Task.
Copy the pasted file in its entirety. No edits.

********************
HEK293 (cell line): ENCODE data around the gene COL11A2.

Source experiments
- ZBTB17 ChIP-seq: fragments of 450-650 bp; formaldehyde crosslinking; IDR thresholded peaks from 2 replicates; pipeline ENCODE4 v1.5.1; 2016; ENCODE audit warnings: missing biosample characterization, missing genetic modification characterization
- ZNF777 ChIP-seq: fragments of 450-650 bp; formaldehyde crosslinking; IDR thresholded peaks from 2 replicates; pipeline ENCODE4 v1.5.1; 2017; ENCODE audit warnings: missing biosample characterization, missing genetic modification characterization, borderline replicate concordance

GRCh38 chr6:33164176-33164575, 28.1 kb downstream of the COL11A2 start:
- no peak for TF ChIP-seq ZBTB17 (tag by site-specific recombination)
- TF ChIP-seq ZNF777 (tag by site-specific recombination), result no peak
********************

HEK293 (cell line): ENCODE data around the gene COL11A2.

Source experiments
- ZBTB17 ChIP-seq: fragments of 450-650 bp; formaldehyde crosslinking; IDR thresholded peaks from 2 replicates; pipeline ENCODE4 v1.5.1; 2016; ENCODE audit warnings: missing biosample characterization, missing genetic modification characterization
- ZNF777 ChIP-seq: fragments of 450-650 bp; formaldehyde crosslinking; IDR thresholded peaks from 2 replicates; pipeline ENCODE4 v1.5.1; 2017; ENCODE audit warnings: missing biosample characterization, missing genetic modification characterization, borderline replicate concordance

GRCh38 chr6:33164176-33164575, 28.1 kb downstream of the COL11A2 start:
- no peak for TF ChIP-seq ZBTB17 (tag by site-specific recombination)
- TF ChIP-seq ZNF777 (tag by site-specific recombination), result no peak